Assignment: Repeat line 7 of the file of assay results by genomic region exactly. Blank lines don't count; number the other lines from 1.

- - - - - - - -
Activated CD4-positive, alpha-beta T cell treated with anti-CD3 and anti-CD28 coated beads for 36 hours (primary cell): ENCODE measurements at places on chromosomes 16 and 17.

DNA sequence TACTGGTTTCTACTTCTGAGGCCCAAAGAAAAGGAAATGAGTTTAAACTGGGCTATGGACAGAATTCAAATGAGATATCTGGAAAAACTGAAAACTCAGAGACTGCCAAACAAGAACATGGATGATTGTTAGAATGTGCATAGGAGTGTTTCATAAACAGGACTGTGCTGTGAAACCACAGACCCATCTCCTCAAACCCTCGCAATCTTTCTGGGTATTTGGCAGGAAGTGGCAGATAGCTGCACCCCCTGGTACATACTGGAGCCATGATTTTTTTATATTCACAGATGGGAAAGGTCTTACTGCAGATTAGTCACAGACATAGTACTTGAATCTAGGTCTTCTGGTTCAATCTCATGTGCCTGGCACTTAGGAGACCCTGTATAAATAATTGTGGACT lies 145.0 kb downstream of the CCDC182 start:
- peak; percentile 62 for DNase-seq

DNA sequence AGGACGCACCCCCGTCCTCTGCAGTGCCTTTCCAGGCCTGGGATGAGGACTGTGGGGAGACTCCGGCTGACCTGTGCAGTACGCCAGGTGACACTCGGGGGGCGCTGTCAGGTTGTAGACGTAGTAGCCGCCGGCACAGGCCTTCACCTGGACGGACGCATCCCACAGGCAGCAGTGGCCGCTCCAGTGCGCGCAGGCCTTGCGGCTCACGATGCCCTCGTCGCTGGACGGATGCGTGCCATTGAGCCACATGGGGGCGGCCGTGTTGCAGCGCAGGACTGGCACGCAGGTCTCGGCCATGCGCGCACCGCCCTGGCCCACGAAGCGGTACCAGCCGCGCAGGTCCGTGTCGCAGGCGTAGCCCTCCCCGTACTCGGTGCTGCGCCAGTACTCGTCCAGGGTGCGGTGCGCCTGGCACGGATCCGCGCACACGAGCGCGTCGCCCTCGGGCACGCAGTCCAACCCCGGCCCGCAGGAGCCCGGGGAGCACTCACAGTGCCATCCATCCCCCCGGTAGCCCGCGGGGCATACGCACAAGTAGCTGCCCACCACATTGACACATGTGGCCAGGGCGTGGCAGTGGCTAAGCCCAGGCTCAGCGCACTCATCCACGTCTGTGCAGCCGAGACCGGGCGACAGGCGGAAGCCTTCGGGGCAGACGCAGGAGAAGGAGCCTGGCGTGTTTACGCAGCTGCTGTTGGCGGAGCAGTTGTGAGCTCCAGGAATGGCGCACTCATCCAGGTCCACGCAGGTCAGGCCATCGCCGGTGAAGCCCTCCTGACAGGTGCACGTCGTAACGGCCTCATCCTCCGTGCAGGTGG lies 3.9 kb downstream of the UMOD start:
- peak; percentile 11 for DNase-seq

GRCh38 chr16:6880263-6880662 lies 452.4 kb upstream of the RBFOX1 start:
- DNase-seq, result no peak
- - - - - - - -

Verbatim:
- DNase-seq, result no peak